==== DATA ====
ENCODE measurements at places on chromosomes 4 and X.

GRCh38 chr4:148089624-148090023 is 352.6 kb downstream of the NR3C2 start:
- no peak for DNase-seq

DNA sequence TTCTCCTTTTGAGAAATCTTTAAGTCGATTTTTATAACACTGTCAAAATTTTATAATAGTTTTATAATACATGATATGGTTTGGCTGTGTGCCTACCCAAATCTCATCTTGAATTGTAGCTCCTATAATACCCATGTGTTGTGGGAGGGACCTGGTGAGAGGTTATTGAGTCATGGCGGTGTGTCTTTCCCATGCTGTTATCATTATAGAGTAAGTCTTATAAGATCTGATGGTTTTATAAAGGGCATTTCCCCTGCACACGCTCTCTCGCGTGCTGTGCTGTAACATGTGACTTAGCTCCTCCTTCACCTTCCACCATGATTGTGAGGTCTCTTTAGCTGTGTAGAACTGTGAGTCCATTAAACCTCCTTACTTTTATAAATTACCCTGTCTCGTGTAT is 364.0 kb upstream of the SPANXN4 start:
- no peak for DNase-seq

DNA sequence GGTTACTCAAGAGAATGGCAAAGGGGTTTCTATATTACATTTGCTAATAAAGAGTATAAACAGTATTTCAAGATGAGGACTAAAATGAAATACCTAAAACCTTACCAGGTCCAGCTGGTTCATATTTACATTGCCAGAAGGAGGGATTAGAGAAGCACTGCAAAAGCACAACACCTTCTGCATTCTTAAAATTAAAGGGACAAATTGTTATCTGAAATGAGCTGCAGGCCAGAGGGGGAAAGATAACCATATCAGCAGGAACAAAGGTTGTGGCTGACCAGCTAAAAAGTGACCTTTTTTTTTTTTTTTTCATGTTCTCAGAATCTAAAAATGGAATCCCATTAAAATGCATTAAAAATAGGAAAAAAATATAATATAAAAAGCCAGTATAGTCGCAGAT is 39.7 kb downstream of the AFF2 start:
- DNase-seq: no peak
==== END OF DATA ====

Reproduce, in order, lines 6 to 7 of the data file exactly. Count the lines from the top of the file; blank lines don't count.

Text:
DNA sequence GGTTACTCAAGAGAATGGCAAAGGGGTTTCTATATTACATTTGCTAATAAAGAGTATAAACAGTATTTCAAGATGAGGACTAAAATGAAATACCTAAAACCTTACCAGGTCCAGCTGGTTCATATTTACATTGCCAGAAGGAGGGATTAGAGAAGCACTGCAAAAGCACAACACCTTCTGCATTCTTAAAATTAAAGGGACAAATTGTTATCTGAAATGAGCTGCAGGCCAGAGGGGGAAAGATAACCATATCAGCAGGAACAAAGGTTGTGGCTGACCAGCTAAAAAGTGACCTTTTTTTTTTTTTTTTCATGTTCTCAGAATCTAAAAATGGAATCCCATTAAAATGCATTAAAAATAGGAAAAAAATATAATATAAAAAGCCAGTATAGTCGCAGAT is 39.7 kb downstream of the AFF2 start:
- DNase-seq: no peak